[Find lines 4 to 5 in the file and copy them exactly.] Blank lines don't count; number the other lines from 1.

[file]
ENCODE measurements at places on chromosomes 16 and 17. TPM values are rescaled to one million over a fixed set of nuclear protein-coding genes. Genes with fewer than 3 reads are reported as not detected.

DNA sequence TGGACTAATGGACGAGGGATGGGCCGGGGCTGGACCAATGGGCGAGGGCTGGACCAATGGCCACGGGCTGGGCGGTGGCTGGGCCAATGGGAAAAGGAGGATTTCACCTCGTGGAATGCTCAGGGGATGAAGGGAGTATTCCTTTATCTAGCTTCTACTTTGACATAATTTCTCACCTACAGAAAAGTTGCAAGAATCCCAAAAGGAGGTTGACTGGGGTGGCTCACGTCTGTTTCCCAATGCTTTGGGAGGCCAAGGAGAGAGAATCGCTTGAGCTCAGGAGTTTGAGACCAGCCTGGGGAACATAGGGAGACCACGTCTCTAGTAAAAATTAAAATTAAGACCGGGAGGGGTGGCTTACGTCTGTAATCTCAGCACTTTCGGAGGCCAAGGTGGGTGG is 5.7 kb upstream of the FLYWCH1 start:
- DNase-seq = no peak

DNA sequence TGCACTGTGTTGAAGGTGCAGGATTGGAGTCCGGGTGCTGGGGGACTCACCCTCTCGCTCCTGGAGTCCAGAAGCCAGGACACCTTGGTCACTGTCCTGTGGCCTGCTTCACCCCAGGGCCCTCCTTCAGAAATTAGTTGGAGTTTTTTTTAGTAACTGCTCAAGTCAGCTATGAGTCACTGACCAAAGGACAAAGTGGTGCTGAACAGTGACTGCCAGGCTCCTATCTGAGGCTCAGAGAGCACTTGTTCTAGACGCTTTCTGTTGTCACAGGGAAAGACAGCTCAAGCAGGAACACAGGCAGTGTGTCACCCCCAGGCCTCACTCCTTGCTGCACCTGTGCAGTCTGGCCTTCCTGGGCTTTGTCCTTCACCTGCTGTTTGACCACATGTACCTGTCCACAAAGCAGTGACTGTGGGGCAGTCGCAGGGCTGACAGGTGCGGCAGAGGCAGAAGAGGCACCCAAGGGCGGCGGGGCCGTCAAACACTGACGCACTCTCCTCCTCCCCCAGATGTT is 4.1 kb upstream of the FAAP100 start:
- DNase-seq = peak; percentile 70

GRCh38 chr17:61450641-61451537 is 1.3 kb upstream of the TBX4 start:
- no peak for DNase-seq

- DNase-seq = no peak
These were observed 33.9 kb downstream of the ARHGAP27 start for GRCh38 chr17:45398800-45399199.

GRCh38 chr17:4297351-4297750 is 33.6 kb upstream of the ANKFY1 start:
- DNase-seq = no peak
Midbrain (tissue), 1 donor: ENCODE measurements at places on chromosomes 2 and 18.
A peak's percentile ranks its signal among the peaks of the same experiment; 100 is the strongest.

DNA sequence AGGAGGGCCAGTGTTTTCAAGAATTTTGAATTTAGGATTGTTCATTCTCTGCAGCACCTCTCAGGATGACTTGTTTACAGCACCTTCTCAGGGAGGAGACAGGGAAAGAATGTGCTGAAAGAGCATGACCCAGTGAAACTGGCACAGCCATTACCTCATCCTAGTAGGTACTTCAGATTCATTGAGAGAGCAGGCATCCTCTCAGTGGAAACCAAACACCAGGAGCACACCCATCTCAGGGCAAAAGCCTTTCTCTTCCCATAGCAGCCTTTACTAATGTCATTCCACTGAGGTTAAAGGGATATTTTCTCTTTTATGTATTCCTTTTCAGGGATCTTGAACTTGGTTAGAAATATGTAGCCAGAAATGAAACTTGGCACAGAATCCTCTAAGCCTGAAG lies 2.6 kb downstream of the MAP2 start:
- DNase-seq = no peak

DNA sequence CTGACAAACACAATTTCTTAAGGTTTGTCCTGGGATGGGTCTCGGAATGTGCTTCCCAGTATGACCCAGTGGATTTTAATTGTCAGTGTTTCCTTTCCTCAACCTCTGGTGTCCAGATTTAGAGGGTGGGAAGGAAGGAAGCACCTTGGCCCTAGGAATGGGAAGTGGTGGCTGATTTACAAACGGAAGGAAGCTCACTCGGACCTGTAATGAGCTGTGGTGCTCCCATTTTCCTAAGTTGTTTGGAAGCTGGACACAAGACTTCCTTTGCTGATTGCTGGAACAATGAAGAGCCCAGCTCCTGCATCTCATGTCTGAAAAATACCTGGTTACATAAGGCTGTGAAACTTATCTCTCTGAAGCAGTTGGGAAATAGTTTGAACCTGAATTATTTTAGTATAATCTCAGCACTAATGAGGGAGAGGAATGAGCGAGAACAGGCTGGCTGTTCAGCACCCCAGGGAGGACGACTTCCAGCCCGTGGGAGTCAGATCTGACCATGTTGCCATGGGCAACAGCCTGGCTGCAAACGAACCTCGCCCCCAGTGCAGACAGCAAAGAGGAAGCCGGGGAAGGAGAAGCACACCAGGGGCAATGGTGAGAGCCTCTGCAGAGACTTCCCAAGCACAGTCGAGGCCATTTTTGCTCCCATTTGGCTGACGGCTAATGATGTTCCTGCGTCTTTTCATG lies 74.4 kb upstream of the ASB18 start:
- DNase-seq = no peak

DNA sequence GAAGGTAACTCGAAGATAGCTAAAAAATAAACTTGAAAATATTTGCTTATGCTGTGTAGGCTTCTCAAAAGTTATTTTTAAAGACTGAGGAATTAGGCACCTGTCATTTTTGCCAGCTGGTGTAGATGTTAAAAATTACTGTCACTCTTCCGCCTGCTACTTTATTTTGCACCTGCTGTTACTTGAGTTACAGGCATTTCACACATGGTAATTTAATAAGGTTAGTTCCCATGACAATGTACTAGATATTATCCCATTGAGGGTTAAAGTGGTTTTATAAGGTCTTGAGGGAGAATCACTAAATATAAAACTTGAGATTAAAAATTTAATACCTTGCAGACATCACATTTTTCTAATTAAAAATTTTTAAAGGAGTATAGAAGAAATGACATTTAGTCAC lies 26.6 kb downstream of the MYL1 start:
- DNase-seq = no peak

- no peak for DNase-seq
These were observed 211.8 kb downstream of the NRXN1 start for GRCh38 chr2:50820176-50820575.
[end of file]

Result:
DNA sequence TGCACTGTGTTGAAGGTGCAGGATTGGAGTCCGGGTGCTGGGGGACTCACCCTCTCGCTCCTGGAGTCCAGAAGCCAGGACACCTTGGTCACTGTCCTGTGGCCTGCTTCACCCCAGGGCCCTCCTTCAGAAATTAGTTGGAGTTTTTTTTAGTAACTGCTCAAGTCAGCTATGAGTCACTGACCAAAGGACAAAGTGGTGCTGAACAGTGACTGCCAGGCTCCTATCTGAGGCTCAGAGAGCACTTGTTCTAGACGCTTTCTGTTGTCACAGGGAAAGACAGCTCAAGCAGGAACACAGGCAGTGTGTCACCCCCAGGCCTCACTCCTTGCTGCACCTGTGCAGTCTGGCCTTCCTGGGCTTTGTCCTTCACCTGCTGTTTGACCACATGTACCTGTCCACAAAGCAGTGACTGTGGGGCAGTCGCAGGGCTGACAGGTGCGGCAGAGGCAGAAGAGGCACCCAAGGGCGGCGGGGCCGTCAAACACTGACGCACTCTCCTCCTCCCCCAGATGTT is 4.1 kb upstream of the FAAP100 start:
- DNase-seq = peak; percentile 70